I was pub-crawling through Brooklyn with Chris Kuhn, a good buddy of mine and a distributor for WineLite, a couple nights ago, and the topic of Malbecs came up. He knows how passionate I am about the varietal, and that I might even be buying land down in Mendoza before long to launch my own brand, and we stopped to ponder the appeal of Malbec.

For me, I think a major part of the positioning has to do with uniqueness. When Chile started making great cabs, they had Bordeaux and California to compete with. If I sit down for a steak and want a fantastic red to pair, why go to Chile when there are domestic options and old world options I know and love? But the Argentine Malbec competes with no one within the same varietal. They are known for it, and when people hear the grape they think of the region. Boom. Forget that it is only a blending grape in Bordeaux. California has been using Cab Franc and Petit Verdot on its own for just as long, and with similar enological success. As Chris notes, nowadays every restaurant he approaches asks him if he’s got a good Malbec from Argentina. In Brooklyn, at least, the people demand it.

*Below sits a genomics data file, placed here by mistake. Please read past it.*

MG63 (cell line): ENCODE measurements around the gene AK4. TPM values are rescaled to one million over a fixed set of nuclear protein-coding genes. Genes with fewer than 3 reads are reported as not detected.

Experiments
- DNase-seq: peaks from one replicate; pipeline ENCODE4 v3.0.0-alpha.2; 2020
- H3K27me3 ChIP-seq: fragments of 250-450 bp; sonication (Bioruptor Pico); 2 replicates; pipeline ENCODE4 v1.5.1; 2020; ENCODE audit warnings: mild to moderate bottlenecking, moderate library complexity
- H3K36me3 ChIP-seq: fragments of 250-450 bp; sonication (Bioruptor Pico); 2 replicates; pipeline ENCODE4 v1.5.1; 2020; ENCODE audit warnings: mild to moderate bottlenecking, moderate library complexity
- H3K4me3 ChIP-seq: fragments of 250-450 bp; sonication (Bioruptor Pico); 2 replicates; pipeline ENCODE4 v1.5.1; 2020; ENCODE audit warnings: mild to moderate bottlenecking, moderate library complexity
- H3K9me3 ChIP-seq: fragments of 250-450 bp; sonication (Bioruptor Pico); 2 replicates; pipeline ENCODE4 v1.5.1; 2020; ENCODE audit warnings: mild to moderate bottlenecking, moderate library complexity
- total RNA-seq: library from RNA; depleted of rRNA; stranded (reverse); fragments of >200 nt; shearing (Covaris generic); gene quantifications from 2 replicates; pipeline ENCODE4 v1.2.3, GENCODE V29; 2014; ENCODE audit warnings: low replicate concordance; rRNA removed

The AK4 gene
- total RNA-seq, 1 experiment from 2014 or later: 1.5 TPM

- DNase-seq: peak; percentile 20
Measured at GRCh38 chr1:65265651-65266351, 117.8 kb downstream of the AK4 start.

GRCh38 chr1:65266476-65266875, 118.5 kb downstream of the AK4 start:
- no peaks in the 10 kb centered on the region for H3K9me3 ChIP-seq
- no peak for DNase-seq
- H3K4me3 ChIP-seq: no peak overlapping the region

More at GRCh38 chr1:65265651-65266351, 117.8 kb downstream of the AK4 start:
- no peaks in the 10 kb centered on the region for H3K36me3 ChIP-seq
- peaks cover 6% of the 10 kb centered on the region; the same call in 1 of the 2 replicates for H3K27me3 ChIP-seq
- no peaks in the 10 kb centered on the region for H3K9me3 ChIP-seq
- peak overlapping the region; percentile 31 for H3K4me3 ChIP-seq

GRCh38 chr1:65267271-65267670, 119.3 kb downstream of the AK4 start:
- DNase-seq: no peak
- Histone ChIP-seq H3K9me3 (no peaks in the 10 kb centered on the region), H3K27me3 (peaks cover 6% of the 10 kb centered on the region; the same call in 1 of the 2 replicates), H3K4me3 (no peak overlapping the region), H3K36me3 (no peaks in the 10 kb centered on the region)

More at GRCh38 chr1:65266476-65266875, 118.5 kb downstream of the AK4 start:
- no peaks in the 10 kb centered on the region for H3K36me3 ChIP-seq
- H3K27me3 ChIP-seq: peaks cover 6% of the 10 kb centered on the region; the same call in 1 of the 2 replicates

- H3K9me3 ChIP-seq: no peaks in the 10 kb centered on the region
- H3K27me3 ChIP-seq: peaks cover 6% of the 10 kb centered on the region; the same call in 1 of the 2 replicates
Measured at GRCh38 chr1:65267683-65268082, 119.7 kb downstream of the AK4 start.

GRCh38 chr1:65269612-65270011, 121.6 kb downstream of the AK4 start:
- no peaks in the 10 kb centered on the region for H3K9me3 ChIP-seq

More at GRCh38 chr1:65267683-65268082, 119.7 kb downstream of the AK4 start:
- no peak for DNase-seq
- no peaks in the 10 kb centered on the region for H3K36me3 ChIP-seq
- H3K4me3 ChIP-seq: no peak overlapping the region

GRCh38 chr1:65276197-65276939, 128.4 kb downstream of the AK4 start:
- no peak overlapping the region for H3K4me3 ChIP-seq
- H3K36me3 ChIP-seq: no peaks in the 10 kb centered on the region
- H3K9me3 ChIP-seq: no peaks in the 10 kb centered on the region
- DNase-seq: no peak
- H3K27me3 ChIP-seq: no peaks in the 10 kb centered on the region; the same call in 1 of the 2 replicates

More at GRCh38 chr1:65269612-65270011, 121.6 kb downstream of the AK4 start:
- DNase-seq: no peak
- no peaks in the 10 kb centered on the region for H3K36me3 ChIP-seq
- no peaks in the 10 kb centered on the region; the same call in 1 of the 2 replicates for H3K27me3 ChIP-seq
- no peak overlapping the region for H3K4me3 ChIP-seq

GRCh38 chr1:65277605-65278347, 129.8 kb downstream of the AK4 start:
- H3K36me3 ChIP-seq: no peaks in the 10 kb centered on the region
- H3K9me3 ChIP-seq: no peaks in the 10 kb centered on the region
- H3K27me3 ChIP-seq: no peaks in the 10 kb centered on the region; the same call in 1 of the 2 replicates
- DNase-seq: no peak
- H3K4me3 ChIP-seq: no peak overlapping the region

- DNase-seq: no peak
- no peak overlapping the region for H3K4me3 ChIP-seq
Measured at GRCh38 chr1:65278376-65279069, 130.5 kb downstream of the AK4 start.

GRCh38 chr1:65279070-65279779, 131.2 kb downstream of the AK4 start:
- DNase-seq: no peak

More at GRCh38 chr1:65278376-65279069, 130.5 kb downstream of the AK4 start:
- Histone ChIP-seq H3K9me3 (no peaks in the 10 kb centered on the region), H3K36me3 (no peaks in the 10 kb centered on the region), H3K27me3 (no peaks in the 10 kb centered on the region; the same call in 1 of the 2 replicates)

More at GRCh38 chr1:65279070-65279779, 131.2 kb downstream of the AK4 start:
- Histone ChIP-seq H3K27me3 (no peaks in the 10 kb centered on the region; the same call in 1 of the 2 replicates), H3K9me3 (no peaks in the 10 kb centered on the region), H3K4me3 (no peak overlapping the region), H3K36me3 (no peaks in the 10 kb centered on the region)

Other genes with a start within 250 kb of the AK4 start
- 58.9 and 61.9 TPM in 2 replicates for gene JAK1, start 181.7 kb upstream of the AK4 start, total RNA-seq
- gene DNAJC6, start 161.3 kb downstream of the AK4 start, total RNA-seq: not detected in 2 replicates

But there’s something else in the whole “small-grape” thing. There is something exciting to the American palette when a grape can spend a lot of time in the run getting all inky black and deliciously tannic. Think about the Stag’s Leap Petit Syrah. Just dark and delicious, the product of smaller grapes and experienced craftsmanship. Malbec has the potential for that, and I think the best Malbecs coming out of Mendoza these days (cannot lavish enough praise on Achaval, but I have a love affair with Ruca Malen just the same) are doing it in style.

I want to write a separate post on the idea of aggressive flavors and wine pairings, but I thought a brief Malbec tribute post would be fun. Let me know what you think!